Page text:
Contraceptive devices

Introduction to contraceptive devices

Population explosion and sexually transmitted diseases have been the burning issues in India since the 1960s. Keeping these 2 issues in mind, contraceptive usage has been promoted by many government and private health organizations.  A contraceptive is a barrier that blocks the fusion of sperm with ovum Contraceptives can be temporary or permanent applications used for both males and females. “Any birth control method used deliberately to prevent fertilization is called contraception”.


Table of Content

1. Introduction to contraceptive devices

2. Characteristics of good contraceptive

3. Common contraceptive methods

4. Types of contraceptive devices

    4.1 Natural/Traditional methods

    4.2 Barrier methods like IUDs (intrauterine devices)

    4.3 Medicinal methods like oral contraceptives, injectable           devices.

    4.4  Permanent hormonal implants 

    4.5 Surgical methods such as vasectomy and tubectomy

5. Need for contraceptives

Characteristics of good contraceptive

  1. It must be easy to insert and user-friendly

  2. Cheap and easily accessible/available from any outlet.

  3. Easily available

  4.  Must have tolerable side effects or no side effects.

  5.  They must not interfere with sexual drive.


Common contraceptive methods

Depending upon whether the couple wants to space( increase the gap between  2 children) or to permanently stop conception, contraceptives are of 2 types; temporary and permanent methods. In addition to birth control, one of the most chronic and dangerous disease categories is STDs, hence, contraceptives are a must to safeguard from STDs.There are a wide variety of contraceptive devices available and people need to be educated on their uses, drawbacks, and precautions. Types of contraceptives are explained as under.


Types of contraceptive devices

 A number of contraceptive techniques are being under practice, out of which, few are effective and safe than others. Contraception is a personalized choice depending upon what couple aspire becasue some of the methods focus solely on birth control whereas majority of the devices help in controlling STDs also. Depending upon the budget and purpose, they are grouped into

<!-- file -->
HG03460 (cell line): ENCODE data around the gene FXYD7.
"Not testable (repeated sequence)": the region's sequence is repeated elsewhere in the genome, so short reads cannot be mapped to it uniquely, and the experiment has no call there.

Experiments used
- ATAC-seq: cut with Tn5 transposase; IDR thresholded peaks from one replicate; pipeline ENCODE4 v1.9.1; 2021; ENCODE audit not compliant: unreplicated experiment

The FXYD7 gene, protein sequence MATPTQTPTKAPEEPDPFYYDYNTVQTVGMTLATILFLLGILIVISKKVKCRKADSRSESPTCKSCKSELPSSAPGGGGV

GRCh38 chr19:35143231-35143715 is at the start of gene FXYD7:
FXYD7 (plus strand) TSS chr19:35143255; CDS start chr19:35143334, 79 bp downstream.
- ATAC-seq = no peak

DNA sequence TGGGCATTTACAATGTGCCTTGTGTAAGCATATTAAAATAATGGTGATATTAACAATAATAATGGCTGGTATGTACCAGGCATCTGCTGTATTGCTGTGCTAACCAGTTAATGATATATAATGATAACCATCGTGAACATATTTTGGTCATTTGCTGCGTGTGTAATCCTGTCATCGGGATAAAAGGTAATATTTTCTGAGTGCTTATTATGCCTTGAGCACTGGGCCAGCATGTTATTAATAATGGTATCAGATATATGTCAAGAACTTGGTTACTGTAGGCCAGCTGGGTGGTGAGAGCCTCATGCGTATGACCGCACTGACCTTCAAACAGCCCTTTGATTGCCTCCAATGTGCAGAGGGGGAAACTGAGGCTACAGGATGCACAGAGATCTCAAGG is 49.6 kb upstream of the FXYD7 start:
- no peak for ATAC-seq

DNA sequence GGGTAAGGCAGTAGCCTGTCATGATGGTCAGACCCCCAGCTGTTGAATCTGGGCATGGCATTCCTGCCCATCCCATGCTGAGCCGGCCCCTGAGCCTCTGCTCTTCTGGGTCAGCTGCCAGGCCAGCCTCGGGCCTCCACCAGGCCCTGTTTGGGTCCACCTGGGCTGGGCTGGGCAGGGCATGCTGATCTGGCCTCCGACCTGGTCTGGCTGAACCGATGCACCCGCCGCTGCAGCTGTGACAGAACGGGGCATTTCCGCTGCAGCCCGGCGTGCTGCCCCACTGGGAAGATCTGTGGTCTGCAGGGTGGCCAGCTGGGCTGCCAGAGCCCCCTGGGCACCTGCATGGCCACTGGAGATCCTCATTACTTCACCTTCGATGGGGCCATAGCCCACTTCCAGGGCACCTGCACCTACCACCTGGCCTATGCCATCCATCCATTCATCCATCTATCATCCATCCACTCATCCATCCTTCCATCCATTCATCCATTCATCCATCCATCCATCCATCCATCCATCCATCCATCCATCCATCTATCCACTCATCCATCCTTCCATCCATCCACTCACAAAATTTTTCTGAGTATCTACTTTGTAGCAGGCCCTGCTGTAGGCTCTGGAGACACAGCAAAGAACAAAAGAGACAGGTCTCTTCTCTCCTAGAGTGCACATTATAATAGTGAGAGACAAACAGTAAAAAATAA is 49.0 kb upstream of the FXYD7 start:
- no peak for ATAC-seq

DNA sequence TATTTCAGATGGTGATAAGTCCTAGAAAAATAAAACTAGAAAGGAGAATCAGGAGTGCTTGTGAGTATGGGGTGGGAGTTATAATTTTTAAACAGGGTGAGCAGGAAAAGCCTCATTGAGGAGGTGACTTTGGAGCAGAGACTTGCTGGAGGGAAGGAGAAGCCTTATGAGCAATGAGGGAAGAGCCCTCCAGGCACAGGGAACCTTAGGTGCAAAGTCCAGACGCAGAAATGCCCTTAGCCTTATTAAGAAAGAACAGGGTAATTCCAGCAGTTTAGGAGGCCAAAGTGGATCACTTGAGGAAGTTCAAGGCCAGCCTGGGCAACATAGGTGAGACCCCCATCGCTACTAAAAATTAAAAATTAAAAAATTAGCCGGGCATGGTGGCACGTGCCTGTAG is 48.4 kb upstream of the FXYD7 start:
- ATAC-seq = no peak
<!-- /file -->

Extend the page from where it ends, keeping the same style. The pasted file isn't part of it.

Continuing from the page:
1.  Natural/Traditional methods

  2. Barrier methods like IUDs (intrauterine devices)

  3. Medicinal methods like oral contraceptives, injectable devices,

  4.  Permanent hormonal implants 

  5.  Surgical methods such as vasectomy and tubectomy

Different methods of contraception



A. Natural methods of contraception

calendar method :

Natural methods are safe and easy. They are nothing to do with the insertion of devices or medicines, instead, they work on the principle of prohibiting the contact between the sperm and ovum. There are many natural methods, one of which is the calendar method that works on a mathematical formula. Menstruation is divided into 4 phases,  ovulation is the critical period where the ovum is released from female system. In a calendar method, the couple should be advised to avoid intercourse during the ovulation period. According to the calendar method, the safest period for intercourse is the 1st 7 days and the last 7 days of the menstrual cycle, this is because ovulation generally happens during these 2-time slots.

Coitus interruptus or withdrawal method:

In this method, the penile end is withdrawn just before the ejaculation of sperms. Ejaculation is the ejection of semen from the male reproductive system. This will prevent the entry of sperms inside women’s vagina, however it might fail sometimes because very sperms present in the pre-ejaculatory fluid can enter the female`s system.